The German Randomized Acupuncture Trial for chronic shoulder pain (GRASP) comprised 424 outpatients with chronic shoulder pain (CSP) > or =6 weeks and an average pain score of VAS > or =50 mm, who were randomly assigned to receive Chinese acupuncture (verum), sham acupuncture (sham) or conventional conservative orthopaedic treatment (COT). The patients were blinded to the type of acupuncture and treated by 31 office-based orthopaedists trained in acupuncture; all received 15 treatments over 6 weeks. The 50% responder rate for pain was measured on a VAS 3 months after the end of treatment (primary endpoint) and directly after the end of the treatment (secondary endpoint).
Results: In the ITT (n=424) analysis, percentages of responders for the primary endpoint were verum 65% (95% CI 56-74%) (n=100), sham 24% (95% CI 9-39%) (n=32), and COT 37% (95% CI 24-50%) (n=50); secondary endpoint: verum 68% (95% CI 58-77%) (n=92), sham 40% (95% CI 27-53%) (n=53), and COT 28% (95% CI 14-42%) (n=38). The results are significant for verum over sham and verum over COT (p<0.01) for both the primary and secondary endpoints. The PPP analysis of the primary (n=308) and secondary endpoints (n=360) yields similar responder results for verum over sham and verum over COT (p<0.01). Descriptive statistics showed greater improvement of shoulder mobility (abduction and arm-above-head test) for the verum group versus the control group immediately after treatment and after 3 months. The trial indicates that Chinese acupuncture is an effective alternative to conventional orthopaedic treatment for CSP.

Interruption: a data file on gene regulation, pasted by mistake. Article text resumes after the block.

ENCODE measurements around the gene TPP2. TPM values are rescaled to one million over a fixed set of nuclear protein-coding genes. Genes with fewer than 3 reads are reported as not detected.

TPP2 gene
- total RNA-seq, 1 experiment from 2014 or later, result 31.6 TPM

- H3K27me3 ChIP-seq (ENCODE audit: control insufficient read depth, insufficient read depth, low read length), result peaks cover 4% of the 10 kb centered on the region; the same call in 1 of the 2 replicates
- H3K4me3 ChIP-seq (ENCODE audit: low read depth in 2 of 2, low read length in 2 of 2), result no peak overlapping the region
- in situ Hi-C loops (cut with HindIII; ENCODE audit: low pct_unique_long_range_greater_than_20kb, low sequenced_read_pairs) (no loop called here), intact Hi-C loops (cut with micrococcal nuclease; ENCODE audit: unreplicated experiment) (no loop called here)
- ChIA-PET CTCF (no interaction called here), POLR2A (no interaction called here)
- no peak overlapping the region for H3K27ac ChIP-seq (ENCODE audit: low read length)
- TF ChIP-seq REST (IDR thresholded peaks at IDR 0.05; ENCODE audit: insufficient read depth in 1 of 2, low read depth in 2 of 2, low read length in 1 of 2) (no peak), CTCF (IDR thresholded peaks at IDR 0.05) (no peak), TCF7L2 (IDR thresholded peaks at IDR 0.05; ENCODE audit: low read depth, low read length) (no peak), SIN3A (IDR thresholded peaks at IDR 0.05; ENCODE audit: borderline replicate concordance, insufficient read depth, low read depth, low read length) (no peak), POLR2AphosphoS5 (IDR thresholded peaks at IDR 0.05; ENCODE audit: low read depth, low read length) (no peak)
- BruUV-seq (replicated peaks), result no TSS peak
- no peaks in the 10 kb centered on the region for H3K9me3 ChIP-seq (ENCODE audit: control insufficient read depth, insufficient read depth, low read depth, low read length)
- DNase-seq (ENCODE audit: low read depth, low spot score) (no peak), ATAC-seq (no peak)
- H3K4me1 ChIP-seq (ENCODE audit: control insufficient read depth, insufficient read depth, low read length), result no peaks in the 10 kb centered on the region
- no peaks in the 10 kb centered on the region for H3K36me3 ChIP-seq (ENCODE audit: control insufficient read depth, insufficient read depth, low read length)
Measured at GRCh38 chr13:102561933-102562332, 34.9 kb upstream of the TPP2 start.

Copyright © 2010 International Association for the Study of Pain. Published by Elsevier B.V. All rights reserved.